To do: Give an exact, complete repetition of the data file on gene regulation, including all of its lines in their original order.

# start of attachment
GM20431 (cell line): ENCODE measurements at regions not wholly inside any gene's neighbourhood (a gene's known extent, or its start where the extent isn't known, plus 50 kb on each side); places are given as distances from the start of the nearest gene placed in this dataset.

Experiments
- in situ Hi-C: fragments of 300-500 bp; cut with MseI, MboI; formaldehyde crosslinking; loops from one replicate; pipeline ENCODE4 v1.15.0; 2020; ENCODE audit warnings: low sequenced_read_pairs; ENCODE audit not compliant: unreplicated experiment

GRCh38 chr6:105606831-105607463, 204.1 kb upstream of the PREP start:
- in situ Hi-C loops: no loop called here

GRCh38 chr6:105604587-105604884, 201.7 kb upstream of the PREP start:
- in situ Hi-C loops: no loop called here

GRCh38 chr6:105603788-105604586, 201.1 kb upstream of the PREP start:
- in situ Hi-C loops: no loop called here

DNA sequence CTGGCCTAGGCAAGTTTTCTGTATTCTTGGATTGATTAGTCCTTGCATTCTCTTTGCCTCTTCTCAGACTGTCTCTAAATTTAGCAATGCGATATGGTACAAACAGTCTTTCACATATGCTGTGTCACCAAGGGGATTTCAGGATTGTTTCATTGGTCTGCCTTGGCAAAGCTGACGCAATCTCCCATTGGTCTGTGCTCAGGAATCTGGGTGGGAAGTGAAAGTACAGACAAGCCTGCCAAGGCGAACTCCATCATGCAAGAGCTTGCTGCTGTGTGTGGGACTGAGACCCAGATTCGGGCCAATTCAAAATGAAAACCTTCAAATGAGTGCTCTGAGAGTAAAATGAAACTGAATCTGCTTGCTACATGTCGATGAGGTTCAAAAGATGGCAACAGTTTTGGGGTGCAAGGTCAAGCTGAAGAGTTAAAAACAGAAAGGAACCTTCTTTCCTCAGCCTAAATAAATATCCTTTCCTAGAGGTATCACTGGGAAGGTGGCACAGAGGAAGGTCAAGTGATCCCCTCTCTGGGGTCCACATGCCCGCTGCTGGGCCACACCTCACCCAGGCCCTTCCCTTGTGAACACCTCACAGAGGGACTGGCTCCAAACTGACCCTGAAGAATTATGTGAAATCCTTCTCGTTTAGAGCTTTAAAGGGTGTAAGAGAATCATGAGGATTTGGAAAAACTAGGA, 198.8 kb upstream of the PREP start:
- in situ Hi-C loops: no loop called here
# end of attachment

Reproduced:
GM20431 (cell line): ENCODE measurements at regions not wholly inside any gene's neighbourhood (a gene's known extent, or its start where the extent isn't known, plus 50 kb on each side); places are given as distances from the start of the nearest gene placed in this dataset.

Experiments
- in situ Hi-C: fragments of 300-500 bp; cut with MseI, MboI; formaldehyde crosslinking; loops from one replicate; pipeline ENCODE4 v1.15.0; 2020; ENCODE audit warnings: low sequenced_read_pairs; ENCODE audit not compliant: unreplicated experiment

GRCh38 chr6:105606831-105607463, 204.1 kb upstream of the PREP start:
- in situ Hi-C loops: no loop called here

GRCh38 chr6:105604587-105604884, 201.7 kb upstream of the PREP start:
- in situ Hi-C loops: no loop called here

GRCh38 chr6:105603788-105604586, 201.1 kb upstream of the PREP start:
- in situ Hi-C loops: no loop called here

DNA sequence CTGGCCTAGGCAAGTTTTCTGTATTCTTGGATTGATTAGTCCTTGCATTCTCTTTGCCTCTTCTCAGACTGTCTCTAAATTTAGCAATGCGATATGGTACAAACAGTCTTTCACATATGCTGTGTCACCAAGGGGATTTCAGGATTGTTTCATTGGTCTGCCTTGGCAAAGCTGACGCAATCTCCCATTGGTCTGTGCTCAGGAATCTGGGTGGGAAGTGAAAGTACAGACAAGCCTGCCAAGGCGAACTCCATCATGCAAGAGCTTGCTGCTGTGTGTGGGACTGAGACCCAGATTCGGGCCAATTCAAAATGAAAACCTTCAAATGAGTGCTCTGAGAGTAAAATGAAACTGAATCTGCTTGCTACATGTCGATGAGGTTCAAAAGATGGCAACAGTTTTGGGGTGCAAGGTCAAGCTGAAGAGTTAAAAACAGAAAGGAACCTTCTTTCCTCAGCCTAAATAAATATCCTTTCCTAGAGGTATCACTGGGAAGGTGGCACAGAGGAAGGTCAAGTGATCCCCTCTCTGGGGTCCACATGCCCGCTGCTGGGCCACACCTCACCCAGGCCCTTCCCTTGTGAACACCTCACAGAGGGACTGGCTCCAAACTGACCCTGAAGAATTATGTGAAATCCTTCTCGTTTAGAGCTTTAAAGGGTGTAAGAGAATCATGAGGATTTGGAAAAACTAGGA, 198.8 kb upstream of the PREP start:
- in situ Hi-C loops: no loop called here